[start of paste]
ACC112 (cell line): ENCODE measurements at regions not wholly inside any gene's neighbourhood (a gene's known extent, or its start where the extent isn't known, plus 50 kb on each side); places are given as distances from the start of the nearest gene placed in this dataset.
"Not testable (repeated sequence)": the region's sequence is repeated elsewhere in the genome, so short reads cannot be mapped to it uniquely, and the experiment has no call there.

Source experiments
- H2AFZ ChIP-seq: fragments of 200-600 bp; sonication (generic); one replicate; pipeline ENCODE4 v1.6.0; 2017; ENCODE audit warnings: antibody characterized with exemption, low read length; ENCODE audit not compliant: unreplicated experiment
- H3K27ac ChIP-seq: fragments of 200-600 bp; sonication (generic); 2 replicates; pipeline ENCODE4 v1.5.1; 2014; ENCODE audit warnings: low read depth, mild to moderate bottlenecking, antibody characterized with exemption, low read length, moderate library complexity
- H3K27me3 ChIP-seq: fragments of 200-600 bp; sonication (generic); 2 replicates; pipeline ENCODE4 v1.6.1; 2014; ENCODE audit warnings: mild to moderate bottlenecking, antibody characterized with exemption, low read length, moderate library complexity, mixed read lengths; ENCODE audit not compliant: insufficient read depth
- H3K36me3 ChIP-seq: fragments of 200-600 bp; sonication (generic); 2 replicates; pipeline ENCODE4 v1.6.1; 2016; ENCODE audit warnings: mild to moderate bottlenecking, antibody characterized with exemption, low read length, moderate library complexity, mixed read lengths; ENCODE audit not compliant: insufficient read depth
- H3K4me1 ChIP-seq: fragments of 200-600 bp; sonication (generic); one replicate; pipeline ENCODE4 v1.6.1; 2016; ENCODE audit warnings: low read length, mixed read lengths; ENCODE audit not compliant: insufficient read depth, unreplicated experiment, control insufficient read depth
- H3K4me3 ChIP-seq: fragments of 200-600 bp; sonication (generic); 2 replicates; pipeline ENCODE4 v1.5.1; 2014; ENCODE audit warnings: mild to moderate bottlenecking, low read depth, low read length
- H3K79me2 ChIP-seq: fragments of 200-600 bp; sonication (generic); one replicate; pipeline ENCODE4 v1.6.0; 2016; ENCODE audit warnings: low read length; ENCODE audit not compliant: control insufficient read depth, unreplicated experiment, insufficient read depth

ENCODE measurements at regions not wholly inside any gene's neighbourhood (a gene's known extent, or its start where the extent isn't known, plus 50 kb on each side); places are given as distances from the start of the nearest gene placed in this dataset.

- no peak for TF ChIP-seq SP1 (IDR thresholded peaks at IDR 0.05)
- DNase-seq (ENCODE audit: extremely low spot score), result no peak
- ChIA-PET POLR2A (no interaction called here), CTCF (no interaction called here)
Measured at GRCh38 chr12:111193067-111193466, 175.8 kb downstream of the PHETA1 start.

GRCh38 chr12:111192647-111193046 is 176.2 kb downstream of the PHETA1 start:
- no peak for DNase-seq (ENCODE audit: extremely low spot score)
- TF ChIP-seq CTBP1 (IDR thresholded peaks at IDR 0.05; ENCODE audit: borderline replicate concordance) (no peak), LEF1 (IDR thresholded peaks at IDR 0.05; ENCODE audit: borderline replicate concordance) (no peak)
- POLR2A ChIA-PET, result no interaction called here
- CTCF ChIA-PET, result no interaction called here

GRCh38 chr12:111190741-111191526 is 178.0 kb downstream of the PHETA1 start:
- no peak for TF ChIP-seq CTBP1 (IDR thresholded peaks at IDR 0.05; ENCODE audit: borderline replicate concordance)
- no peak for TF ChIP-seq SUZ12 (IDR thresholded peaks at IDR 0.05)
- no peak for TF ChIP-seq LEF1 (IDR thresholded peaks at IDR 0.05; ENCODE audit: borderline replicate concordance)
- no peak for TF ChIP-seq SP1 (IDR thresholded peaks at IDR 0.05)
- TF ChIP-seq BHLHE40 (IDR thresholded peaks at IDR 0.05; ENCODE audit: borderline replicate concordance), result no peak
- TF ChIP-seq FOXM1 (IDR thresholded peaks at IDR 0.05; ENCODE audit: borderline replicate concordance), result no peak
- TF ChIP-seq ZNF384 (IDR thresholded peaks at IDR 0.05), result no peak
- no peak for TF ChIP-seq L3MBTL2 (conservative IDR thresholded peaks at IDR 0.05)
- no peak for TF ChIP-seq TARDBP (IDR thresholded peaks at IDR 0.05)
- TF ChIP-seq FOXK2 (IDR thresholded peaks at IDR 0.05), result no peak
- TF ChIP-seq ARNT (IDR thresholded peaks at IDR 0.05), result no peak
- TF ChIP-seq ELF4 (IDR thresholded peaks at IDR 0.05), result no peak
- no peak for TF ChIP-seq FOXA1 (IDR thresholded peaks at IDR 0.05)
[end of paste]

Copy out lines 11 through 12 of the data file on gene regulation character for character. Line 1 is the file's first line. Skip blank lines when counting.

ENCODE measurements at regions not wholly inside any gene's neighbourhood (a gene's known extent, or its start where the extent isn't known, plus 50 kb on each side); places are given as distances from the start of the nearest gene placed in this dataset.

- no peak for TF ChIP-seq SP1 (IDR thresholded peaks at IDR 0.05)